Asymmetric Dialogue

DARPA's Latest Software Lets Drone Navigate Small Urban Environments, Infiltrate Buildings


DARPA's Latest Software Lets Drone Navigate Small Urban Environments, Infiltrate Buildings ile ilgili görsel sonucu



We’ve reported on DARPA’s stunning innovations in technology for quite some time. From its revolutionary fixed-wing, vertical takeoff and landing (VTOL) naval drone and its modular laser-centric anti-drone gun, to funding a disintegrating UAV for single-serving deliveries in remote locations, the government’s defense agency has overseen some truly incredible projects.
Most recently, DARPA’s Fast Lightweight Autonomy (FLA) program completed Phase 2, which saw advanced algorithms turn a drone into an autonomous reconnaissance aid, according to a press release from the agency. The results saw a small UAV navigate narrow interiors in simulated urban environments, infiltrate multi-story buildings, create 3D maps of their interior, identify objects, descend stairways, and find open exits.
DARPA’s researchers learned a lot from Phase 2 test flights in 2017, primarily that reducing the drone’s weight while modifying onboard sensors for more accurate performance would be the only way to achieve effective, autonomous navigation of the above-mentioned environments. To help them do so, engineers from MIT’s Draper Laboratory and the University of Pennsylvania lent a hand.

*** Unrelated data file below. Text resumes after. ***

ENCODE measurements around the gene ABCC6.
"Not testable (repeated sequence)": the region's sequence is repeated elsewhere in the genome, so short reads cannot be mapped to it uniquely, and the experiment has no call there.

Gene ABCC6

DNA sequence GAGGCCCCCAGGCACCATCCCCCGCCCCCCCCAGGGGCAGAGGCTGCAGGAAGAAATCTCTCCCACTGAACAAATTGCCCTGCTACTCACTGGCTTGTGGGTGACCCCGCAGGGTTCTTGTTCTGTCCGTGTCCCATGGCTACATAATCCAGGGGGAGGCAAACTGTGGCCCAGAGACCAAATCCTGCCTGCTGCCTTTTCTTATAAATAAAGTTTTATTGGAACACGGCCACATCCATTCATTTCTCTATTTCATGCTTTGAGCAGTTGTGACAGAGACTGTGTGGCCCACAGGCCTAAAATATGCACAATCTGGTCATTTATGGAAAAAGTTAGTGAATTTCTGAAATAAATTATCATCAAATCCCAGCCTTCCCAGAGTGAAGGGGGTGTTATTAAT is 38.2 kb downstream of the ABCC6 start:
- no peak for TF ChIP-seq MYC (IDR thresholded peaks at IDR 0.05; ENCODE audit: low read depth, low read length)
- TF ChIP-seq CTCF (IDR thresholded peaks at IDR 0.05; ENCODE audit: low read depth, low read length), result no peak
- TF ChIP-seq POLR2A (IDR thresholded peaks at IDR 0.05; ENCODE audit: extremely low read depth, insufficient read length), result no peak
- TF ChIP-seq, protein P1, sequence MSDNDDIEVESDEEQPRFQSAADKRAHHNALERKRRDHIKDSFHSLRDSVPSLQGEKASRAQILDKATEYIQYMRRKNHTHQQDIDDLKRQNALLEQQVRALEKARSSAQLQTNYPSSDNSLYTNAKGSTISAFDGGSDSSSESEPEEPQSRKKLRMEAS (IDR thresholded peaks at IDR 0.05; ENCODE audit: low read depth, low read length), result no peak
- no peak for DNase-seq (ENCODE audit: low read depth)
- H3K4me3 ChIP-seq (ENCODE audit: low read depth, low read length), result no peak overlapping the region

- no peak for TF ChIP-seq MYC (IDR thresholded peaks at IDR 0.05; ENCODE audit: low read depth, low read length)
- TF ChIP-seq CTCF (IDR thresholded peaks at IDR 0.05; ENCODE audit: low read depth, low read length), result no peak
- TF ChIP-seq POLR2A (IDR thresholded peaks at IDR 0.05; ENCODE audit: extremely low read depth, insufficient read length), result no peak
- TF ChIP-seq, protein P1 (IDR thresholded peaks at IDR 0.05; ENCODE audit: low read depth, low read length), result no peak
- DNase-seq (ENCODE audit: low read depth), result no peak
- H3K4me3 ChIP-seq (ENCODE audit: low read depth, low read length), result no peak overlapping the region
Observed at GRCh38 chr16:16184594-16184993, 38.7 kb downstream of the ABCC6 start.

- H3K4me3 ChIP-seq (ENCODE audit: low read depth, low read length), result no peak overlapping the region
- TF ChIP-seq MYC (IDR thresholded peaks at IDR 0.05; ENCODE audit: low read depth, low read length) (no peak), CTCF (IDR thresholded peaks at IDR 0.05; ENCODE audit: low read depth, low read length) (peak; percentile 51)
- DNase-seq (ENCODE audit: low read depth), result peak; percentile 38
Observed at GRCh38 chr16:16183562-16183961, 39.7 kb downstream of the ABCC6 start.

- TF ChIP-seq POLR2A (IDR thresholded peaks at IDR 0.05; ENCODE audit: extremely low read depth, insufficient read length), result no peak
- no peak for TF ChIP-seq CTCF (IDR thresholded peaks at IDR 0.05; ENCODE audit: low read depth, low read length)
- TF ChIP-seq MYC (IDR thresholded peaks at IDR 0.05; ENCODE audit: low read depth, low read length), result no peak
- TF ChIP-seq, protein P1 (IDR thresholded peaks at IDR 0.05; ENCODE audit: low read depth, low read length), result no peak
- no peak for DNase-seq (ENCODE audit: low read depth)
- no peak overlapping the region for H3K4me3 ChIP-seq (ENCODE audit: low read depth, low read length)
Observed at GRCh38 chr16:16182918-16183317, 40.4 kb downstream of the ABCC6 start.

“This is the lightweight autonomy program, so we’re trying to make the sensor payload as light as possible,” said Nick Roy, co-leader of the MIT Draper Laboratory team. “In Phase 1 we had a variety of different sensors on the platform to tell us about the environment. In Phase 2 we really doubled down trying to do as much as possible with a single camera.” The Phase 2 flights took place in a mock town in Perry, Georgia, which was comprised of partially destroyed buildings, roads and rubble.
During the demo, DARPA’s FLA drone flew between multi-story buildings at rapid speeds, navigated narrow alleyways and windows, entered buildings, traveled down hallways, identified objects, descended staircases, exited through open doorways, and created 3D maps of everything it encountered. Frankly, the results are unbelievably impressive and terrifyingly ominous in equal measure.
thedrive.com